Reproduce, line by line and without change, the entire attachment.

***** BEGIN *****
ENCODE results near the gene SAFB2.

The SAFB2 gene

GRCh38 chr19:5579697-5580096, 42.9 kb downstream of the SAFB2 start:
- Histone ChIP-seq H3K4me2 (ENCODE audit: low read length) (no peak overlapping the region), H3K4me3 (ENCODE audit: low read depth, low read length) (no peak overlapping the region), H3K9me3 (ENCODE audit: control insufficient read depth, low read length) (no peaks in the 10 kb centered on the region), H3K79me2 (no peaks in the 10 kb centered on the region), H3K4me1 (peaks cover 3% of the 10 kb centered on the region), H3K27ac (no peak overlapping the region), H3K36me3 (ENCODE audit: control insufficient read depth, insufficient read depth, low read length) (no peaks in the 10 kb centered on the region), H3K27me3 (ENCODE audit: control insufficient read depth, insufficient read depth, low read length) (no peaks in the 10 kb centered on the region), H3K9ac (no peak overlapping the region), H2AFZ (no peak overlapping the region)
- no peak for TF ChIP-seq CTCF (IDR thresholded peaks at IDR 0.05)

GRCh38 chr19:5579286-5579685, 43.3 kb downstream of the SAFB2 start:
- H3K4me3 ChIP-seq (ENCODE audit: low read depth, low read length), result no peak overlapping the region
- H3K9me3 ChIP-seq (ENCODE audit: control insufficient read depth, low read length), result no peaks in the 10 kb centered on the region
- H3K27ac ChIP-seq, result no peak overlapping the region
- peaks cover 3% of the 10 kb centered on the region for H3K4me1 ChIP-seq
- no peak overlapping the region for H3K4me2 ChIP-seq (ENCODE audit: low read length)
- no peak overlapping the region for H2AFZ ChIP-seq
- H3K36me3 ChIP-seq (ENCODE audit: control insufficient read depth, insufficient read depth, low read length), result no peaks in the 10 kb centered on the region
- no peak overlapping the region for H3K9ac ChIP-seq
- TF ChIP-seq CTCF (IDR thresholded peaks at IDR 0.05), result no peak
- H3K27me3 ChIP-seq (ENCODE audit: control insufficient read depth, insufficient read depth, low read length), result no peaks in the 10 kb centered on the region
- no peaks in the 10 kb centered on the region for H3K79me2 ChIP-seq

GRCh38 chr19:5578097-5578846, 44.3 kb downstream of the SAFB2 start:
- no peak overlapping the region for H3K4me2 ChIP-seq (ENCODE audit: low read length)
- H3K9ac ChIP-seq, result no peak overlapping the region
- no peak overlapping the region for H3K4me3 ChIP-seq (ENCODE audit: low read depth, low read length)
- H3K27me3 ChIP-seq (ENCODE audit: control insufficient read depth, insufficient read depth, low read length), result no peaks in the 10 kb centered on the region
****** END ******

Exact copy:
ENCODE results near the gene SAFB2.

The SAFB2 gene

GRCh38 chr19:5579697-5580096, 42.9 kb downstream of the SAFB2 start:
- Histone ChIP-seq H3K4me2 (ENCODE audit: low read length) (no peak overlapping the region), H3K4me3 (ENCODE audit: low read depth, low read length) (no peak overlapping the region), H3K9me3 (ENCODE audit: control insufficient read depth, low read length) (no peaks in the 10 kb centered on the region), H3K79me2 (no peaks in the 10 kb centered on the region), H3K4me1 (peaks cover 3% of the 10 kb centered on the region), H3K27ac (no peak overlapping the region), H3K36me3 (ENCODE audit: control insufficient read depth, insufficient read depth, low read length) (no peaks in the 10 kb centered on the region), H3K27me3 (ENCODE audit: control insufficient read depth, insufficient read depth, low read length) (no peaks in the 10 kb centered on the region), H3K9ac (no peak overlapping the region), H2AFZ (no peak overlapping the region)
- no peak for TF ChIP-seq CTCF (IDR thresholded peaks at IDR 0.05)

GRCh38 chr19:5579286-5579685, 43.3 kb downstream of the SAFB2 start:
- H3K4me3 ChIP-seq (ENCODE audit: low read depth, low read length), result no peak overlapping the region
- H3K9me3 ChIP-seq (ENCODE audit: control insufficient read depth, low read length), result no peaks in the 10 kb centered on the region
- H3K27ac ChIP-seq, result no peak overlapping the region
- peaks cover 3% of the 10 kb centered on the region for H3K4me1 ChIP-seq
- no peak overlapping the region for H3K4me2 ChIP-seq (ENCODE audit: low read length)
- no peak overlapping the region for H2AFZ ChIP-seq
- H3K36me3 ChIP-seq (ENCODE audit: control insufficient read depth, insufficient read depth, low read length), result no peaks in the 10 kb centered on the region
- no peak overlapping the region for H3K9ac ChIP-seq
- TF ChIP-seq CTCF (IDR thresholded peaks at IDR 0.05), result no peak
- H3K27me3 ChIP-seq (ENCODE audit: control insufficient read depth, insufficient read depth, low read length), result no peaks in the 10 kb centered on the region
- no peaks in the 10 kb centered on the region for H3K79me2 ChIP-seq

GRCh38 chr19:5578097-5578846, 44.3 kb downstream of the SAFB2 start:
- no peak overlapping the region for H3K4me2 ChIP-seq (ENCODE audit: low read length)
- H3K9ac ChIP-seq, result no peak overlapping the region
- no peak overlapping the region for H3K4me3 ChIP-seq (ENCODE audit: low read depth, low read length)
- H3K27me3 ChIP-seq (ENCODE audit: control insufficient read depth, insufficient read depth, low read length), result no peaks in the 10 kb centered on the region